“The key is to keep company only with people who uplift you, whose presence calls forth your best.” Epictetus (Greek Philosopher)

During our trip to the Yukon this summer, we spent three nights in the tiny town of Haines Junction, at the edge of the Kluane National Park. After getting settled, we ventured to the Village Bakery and Deli. The local band, made up of the former owner of the bakery and his friends, played old time Maritime classics. Some 25 people were gathered outside on the deck.

The evening was fall-crisp and sunshine bright even though it was around nine at night. Trees swayed in the breeze. In the audience, young and old tapped their toes and sang along. Toddlers danced unfettered forgetting themselves to the music.

As I stood listening, I felt teary-eyed with nostalgia for community and friendship.These people, this situation made me think about the first writers festival I organized several years ago. It was a small gathering then, some twenty people in my living room, a potluck dinner, and a discussion about writing with our guest author Andreas Schroeder whom I cajoled to come to Whistler with a promise of a place to stay. The fact that he had an opportunity to ride his motorcycle here on a gorgeous summer weekend was perhaps the draw. But never mind.

Most of the participants were locals with the exception of two people, one from the Fraser valley and one from Vancouver. They saw one of our handmade posters. Both stayed with us. The house was full. This made me feel good. I’ve always had aspirations to run a Bed and Breakfast or a hostel or some type of gathering place. Never mind that I don’t cook. I’m good at chatting and visiting and hanging out. And more importantly, I like it.

That night in August at the first writers festival, the discussion went on into the night. I knew that we’d started something special in 2002, but had no idea what it would become.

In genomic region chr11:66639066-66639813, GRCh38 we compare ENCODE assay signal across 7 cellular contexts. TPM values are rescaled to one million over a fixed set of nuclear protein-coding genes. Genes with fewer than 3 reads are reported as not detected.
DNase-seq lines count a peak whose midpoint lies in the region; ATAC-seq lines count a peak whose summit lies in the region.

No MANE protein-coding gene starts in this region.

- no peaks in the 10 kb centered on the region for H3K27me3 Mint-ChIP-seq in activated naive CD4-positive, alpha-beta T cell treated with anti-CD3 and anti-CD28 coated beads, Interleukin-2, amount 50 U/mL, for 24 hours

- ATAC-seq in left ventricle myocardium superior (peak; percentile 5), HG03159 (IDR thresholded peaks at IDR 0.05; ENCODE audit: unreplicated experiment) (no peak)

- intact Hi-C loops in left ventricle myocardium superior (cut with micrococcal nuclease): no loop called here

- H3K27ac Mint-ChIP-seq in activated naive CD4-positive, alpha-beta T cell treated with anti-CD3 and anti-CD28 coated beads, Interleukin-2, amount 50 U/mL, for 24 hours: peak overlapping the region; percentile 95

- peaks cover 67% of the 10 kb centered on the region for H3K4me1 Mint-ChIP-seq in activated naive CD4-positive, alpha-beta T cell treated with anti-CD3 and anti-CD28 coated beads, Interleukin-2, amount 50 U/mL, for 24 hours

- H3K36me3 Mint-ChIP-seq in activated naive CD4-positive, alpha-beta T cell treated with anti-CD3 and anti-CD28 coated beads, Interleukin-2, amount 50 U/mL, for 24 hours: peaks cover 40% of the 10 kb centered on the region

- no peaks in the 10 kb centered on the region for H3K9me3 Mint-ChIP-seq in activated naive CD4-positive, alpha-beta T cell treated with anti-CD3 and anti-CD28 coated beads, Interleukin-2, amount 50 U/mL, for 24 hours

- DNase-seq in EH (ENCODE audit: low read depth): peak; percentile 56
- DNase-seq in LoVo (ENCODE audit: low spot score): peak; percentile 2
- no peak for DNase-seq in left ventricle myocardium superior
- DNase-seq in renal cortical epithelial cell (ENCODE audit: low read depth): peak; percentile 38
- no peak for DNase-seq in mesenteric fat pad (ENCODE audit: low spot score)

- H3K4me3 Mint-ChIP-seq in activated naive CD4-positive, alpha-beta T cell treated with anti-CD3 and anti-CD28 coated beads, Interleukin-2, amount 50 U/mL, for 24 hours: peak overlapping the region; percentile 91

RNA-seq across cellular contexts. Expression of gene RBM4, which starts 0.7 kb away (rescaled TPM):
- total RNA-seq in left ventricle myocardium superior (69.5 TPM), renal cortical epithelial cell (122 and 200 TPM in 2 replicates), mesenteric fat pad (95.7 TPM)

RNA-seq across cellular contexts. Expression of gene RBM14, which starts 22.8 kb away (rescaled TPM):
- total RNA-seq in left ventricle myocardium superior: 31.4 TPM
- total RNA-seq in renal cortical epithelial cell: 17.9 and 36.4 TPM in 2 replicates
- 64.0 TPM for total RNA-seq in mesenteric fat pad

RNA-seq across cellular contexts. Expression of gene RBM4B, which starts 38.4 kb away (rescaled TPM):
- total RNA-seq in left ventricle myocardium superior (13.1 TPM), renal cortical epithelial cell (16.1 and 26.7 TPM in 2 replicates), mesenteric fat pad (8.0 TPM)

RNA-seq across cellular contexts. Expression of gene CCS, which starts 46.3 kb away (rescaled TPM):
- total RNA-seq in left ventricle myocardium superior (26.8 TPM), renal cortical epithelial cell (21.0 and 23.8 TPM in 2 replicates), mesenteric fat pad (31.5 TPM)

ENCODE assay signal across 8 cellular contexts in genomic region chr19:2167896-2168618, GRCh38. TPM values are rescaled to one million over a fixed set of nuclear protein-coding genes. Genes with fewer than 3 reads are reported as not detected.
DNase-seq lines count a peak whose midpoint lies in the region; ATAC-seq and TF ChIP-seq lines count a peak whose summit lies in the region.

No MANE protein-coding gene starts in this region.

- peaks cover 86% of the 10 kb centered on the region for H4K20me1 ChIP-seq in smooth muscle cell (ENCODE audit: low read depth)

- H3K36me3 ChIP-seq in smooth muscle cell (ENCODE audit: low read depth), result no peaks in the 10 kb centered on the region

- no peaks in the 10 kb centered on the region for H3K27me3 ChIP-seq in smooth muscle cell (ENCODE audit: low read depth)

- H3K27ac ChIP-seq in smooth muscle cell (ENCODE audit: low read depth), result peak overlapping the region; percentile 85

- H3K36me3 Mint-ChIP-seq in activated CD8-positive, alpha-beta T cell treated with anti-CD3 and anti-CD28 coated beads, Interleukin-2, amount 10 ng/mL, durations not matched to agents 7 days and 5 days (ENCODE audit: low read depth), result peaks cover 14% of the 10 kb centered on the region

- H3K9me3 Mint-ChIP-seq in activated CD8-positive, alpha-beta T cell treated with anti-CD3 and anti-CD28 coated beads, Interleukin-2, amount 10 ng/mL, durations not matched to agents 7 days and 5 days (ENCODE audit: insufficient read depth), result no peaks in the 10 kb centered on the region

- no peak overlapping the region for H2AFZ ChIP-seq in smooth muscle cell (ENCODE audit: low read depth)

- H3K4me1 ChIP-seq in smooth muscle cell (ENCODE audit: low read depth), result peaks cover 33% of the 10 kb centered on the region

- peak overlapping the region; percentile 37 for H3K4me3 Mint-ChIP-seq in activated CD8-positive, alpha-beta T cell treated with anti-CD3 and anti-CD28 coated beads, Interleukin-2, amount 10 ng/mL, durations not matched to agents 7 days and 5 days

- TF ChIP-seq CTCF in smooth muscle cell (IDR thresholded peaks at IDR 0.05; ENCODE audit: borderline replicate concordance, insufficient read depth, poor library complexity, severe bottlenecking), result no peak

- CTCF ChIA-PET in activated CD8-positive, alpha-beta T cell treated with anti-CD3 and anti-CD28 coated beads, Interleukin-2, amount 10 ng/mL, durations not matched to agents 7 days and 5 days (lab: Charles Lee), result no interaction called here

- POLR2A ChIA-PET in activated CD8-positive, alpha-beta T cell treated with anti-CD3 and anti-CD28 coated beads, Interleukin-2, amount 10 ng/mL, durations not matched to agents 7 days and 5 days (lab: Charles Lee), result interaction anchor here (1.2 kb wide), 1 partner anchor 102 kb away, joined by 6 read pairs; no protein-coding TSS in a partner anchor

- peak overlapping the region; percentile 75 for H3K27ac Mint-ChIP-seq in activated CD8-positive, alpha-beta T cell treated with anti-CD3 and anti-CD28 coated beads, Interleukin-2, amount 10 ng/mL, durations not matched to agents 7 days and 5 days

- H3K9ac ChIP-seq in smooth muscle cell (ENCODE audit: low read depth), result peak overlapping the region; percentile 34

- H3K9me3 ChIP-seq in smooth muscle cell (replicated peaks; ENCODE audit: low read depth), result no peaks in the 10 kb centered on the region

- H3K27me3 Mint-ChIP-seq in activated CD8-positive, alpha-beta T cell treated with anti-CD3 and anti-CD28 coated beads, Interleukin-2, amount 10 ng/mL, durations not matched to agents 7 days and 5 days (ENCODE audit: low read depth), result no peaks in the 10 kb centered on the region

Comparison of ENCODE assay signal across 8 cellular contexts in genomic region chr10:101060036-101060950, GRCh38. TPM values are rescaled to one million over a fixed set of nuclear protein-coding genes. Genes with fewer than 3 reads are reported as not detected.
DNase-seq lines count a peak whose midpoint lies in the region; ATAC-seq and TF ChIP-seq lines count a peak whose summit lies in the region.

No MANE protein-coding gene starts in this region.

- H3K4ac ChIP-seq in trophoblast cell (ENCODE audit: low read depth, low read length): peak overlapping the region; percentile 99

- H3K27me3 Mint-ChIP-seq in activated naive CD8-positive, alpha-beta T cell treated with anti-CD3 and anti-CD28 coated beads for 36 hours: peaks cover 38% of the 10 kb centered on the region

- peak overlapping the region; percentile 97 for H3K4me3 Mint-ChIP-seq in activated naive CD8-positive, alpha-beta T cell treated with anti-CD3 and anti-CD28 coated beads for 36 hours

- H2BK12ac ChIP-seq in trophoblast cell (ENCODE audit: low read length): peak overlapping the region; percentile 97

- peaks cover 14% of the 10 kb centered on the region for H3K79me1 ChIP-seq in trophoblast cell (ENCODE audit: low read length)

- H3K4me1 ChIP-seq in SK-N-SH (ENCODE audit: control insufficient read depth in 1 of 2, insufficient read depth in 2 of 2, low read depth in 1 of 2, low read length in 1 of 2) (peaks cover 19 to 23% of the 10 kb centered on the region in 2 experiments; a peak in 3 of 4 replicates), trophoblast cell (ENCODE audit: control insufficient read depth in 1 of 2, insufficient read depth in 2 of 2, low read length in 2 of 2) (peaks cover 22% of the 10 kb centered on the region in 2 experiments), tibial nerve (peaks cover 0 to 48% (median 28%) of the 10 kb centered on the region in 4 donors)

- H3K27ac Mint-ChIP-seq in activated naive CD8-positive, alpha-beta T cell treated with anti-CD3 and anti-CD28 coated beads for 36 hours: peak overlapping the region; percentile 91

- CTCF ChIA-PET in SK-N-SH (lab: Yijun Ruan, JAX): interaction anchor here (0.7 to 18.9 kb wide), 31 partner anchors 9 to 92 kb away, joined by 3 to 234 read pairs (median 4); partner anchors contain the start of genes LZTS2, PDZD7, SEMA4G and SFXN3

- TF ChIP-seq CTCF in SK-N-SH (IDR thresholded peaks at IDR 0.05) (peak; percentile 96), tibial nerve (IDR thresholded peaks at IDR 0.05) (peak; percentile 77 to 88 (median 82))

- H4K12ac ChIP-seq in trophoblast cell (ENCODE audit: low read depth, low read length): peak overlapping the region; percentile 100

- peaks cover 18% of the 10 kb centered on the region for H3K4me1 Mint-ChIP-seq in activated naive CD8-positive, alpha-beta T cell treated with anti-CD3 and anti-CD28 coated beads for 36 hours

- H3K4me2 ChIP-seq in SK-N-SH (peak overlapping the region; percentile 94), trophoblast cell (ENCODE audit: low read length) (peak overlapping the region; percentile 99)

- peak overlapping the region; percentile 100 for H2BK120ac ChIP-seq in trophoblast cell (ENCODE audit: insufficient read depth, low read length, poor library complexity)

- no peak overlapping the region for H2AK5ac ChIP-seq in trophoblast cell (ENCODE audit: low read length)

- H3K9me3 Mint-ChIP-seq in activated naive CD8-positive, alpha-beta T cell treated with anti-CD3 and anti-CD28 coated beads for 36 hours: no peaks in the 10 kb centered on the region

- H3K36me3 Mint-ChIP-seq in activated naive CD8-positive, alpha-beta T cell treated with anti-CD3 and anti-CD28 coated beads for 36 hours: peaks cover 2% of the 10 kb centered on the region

If you’ve read some of my blogs in the past you probably know this about me: I start things heart first. My brain eventually follows. By that time, it’s too late to be frightened or think of consequences.

Now don’t get me wrong, I love what the-little-festival-that-could has grown into: a multi-venue, multi-artist, multiday day event that in 2013 attracted 1300 participants and over 30 guest authors. I miss having people stay with us. I miss the kibitzing. Growth means more moving parts, more juggling, less time for socializing.

But I realise that the festival had to get bigger if it was going to continue. And it will keep growing and changing and adapting and blossoming. After so many years of effort, this is what I want for my baby.

It would be nice if this transformation came without the additional work and complications, but the festival is a pre-teen now. Complications are part of the package.

And friendships are part of the deal too.

I came to Whistler not knowing a soul except the ski-bum I married. I started a group for writers where they could safely discuss and develop their work. When I suggested organizing a festival where we might take workshops right here in our own community, the group came along for the ride. And they’ve stayed beside me ever since, never afraid of my crazy ideas.

As I write this I realize the nostalgia I felt in Hanes Junction was not for the old days of the festival-that-could. I simply missed my Whistler friends. They have made me better for knowing them. Together we have given our community a cultural experience that is unique and wonderful. Isn’t this what friendship is about?

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